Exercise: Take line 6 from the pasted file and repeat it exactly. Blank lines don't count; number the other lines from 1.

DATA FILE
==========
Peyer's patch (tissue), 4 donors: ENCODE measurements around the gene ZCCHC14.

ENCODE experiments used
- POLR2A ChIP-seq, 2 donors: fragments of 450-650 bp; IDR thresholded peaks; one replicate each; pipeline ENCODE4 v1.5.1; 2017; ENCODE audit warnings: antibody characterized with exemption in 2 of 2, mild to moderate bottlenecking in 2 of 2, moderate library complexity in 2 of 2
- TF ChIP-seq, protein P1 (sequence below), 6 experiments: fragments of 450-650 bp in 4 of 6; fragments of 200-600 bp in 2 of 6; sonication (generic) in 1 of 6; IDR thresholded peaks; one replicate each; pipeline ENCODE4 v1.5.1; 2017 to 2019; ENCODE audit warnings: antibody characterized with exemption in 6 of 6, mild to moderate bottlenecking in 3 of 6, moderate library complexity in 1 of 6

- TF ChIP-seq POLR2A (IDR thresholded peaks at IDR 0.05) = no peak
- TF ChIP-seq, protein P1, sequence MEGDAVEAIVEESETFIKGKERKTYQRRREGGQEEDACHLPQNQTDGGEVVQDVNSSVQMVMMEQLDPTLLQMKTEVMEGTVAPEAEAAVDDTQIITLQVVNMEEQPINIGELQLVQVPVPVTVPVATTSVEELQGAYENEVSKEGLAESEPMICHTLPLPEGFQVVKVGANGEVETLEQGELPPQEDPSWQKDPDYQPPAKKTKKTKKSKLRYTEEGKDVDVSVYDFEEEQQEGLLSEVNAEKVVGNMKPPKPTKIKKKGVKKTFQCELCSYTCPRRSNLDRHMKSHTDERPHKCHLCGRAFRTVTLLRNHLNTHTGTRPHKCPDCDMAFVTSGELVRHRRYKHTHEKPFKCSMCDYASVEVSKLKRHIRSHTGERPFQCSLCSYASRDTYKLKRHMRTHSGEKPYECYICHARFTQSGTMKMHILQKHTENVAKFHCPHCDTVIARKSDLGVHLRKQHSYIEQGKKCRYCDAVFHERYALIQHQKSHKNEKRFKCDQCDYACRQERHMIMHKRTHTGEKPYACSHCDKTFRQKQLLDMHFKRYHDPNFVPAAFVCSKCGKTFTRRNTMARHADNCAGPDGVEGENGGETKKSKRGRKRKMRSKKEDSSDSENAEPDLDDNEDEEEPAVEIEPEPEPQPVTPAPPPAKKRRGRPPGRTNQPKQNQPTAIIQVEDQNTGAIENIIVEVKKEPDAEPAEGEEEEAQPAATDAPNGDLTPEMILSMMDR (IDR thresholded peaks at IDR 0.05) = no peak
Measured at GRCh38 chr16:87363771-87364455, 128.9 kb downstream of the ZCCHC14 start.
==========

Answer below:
- TF ChIP-seq, protein P1, sequence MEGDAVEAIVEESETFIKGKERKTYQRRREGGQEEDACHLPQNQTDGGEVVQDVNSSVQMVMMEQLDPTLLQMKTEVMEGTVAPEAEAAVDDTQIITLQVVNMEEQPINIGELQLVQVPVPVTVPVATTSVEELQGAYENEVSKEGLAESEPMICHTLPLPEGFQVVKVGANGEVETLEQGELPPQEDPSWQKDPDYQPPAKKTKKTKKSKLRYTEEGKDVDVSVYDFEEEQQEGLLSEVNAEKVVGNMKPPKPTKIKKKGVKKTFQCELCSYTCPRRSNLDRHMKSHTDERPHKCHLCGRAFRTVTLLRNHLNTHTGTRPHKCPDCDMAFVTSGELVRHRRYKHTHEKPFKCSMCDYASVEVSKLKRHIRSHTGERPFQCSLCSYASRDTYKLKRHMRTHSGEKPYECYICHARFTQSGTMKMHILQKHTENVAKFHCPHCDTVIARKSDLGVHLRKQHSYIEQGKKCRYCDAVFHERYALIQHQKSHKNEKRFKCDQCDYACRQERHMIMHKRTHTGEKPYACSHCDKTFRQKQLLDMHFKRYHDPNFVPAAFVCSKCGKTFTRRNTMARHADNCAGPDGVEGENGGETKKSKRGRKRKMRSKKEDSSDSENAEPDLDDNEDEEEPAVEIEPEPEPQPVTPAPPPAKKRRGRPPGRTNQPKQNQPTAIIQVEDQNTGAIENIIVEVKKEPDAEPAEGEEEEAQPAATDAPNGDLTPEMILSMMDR (IDR thresholded peaks at IDR 0.05) = no peak